Teaching Plan


Our theme this term is Songs From Around The WorldStudent/Teacher Choice and Song Writing. We have some great new pieces for our harmonauts to enjoy and some old favourites. While we work on our study pieces, we will investigate our musical element topic, texture, with a focus on chords, harmony and playing in rounds.

KS1 players can work on items from Book 1, which are played to a variety of musical backing tracks. KS2 players will be working on favourite pieces, songs from around the world, group composition, or repertoire to compliment personal interest and school projects.

Musical Element
What is texture? It’s the way we layer sounds to make music more interesting. This can come in the form of harmony, by adding a complimentary line to an existing melody. It can also come in the form of chords; blocks of notes that work well together. Finally, the tradition of playing in rounds. or overlaying one tune with another, is great way to learn time keeping and take part in a broader soundscape.

Technical Skills
Breath control is the foundation of playing long notes, repeated notes, and note combinations. We will work on ways to develop a deeper understanding of our breathing and how to manage it. Slide notes, push-pull notes, jump notes and repeat notes are the core movements on a harmonica. Children will be encouraged to identify and use these in their playing. We will also keep an eye on posture and how we hold the harmonica; there is a conventional way of using both hands, which facilitates further technical skills. KS2 children will develop their note-bending skills, cross-harp, pentatonic and blues scale capabilities.

Children are encouraged to improvise at home using our Harp Academy’s popular backing tracks. They can also compose and email us their own songs while exploring our structure theme.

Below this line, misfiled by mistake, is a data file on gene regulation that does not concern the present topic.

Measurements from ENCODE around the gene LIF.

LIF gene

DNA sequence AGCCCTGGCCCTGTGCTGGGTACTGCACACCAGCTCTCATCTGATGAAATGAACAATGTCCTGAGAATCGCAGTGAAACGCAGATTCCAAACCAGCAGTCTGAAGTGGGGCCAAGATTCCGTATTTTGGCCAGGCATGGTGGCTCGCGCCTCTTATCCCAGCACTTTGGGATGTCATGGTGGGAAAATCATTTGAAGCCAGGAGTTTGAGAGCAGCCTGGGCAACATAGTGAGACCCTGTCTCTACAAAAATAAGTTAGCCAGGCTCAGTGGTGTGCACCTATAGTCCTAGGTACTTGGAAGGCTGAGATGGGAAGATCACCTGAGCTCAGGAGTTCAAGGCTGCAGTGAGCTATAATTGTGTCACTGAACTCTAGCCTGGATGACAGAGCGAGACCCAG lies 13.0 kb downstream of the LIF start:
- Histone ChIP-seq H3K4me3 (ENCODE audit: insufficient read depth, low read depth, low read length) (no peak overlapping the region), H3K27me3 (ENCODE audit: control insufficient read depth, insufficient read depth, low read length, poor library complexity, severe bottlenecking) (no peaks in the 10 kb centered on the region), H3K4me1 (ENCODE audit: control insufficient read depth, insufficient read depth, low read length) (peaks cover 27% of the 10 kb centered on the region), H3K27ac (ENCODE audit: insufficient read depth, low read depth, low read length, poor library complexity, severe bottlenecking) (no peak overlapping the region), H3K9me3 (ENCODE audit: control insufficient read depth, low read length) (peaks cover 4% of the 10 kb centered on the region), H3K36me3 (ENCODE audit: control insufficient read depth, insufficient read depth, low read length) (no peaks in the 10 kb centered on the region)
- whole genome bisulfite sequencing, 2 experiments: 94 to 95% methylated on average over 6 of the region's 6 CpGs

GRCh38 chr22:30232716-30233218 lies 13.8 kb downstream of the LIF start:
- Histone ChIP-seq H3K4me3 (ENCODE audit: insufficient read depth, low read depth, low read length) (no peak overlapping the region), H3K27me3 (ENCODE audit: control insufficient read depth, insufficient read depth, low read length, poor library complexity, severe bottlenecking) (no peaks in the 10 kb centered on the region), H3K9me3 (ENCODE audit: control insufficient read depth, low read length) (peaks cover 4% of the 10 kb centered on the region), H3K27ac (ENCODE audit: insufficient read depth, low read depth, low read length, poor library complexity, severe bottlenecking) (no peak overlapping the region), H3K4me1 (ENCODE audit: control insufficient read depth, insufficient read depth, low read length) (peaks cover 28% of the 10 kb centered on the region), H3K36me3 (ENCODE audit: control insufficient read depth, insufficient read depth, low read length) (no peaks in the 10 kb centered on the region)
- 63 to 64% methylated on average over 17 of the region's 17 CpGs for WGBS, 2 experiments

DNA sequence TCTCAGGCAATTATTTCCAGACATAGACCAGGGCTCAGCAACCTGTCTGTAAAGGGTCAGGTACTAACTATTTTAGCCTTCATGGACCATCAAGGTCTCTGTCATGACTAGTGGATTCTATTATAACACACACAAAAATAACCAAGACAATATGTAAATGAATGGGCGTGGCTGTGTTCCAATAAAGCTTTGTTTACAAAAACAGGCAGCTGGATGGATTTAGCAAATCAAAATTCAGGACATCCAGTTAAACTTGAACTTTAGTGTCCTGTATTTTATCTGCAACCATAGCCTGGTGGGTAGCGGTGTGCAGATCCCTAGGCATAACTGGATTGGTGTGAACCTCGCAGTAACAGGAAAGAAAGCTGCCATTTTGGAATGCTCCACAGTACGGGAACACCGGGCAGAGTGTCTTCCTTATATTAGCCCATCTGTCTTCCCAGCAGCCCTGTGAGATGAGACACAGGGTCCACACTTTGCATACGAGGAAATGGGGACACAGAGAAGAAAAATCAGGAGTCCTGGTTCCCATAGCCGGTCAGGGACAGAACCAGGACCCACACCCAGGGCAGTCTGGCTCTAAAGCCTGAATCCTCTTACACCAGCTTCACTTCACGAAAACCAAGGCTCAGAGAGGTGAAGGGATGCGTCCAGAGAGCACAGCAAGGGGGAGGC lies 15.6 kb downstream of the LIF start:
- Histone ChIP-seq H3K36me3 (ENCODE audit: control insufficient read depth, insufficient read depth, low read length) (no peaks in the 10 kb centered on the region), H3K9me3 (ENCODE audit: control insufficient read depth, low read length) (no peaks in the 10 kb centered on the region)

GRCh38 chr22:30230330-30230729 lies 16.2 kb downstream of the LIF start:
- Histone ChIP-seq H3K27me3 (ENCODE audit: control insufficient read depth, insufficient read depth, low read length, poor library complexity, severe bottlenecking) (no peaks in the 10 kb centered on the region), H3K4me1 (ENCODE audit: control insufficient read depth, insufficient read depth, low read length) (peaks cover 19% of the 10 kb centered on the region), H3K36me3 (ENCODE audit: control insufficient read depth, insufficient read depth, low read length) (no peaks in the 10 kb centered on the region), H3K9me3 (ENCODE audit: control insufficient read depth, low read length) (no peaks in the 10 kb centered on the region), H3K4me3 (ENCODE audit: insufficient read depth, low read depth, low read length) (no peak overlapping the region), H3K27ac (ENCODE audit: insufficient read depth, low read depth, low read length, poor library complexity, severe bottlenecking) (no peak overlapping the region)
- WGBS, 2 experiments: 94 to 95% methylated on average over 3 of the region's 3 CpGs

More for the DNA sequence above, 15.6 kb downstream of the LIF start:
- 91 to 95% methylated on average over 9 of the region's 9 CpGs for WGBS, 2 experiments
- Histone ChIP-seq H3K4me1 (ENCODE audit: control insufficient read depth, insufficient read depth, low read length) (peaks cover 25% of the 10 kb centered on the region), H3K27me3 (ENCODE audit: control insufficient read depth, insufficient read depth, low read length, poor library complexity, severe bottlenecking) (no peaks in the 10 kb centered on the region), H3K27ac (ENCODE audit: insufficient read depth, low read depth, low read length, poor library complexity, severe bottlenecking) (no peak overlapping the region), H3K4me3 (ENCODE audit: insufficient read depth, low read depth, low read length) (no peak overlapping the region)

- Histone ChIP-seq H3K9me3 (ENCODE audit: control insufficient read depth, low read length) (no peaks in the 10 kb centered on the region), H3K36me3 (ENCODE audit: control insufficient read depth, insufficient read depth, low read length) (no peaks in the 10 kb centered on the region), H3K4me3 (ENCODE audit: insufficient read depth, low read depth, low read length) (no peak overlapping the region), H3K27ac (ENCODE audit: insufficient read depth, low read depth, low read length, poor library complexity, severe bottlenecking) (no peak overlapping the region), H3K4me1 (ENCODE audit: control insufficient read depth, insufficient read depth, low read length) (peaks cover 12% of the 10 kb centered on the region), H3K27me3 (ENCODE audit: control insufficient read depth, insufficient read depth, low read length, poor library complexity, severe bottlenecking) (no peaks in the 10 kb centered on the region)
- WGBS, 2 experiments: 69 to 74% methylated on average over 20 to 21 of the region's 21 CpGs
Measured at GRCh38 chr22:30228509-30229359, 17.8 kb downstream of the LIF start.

Children will learn to identify note and rest values in our study pieces, along with time signatures and rhythm. They will be encouraged to identify reggae and ska songs from radio, TV and film, as well as investigate the First Steps in Reggae page in our music library.

To help children develop an understanding of duration, including a music quiz and worksheets, visit the Musical Elements section of our music Key Stage library.

Performance is a powerful device for building self-identity and a sense of worth. We often perform playbacks in school assembly and school events. We also play in public with children from all our schools at the following annual events, subject to any pandemic restrictions:

• December : Royal Alex Children’s Hospital
• February : Harpin’ By The Sea international harmonica festival
• May : Brighton Festival
• July : Paddle Round The Pier beach festival

Literacy (KS1)
Waking Up Wendell – April Stevens
This is a really funny book, with some crazy characters and noises. We particularly enjoyed Henry Hobart Whittlespoon who lives at No.5 Fish Street. What do you think his favourite musical instrument might be, and why does he have a book by his bed called The Blues?

A perfect bedtime story book, children and parents will really enjoy reading this together. Waking Up Wendell is published by Schwartz Wade books (ISBN 978-0-375-83621-3). Illustrations by Tad Hills (illustrator of Duck & Goose books). Buy at Amazon UK

Literacy (KS2)
The Cello of Mr. O – Jane Cutler
The Cello of Mr.O IIWe absolutely adore this book! In a war-torn city, a little girl struggles with many emotions. Her father is away fighting, there is no heating oil, and food is scarce.

Each afternoon, in full view of snipers and amidst the bomb bursts, Mr. O sits in the square and plays his Cello. Until one day a shell destroys his instrument. Undaunted, he returns to play tunes on his harmonica. Through Mr.O’s music, the little girl learns to confront fear and build courage. The Cello of Mr. O is published by Dutton Children’s Books (ISBN 0-525-46119-1) and illustrated by Greg Crouch. Buy at Amazon UK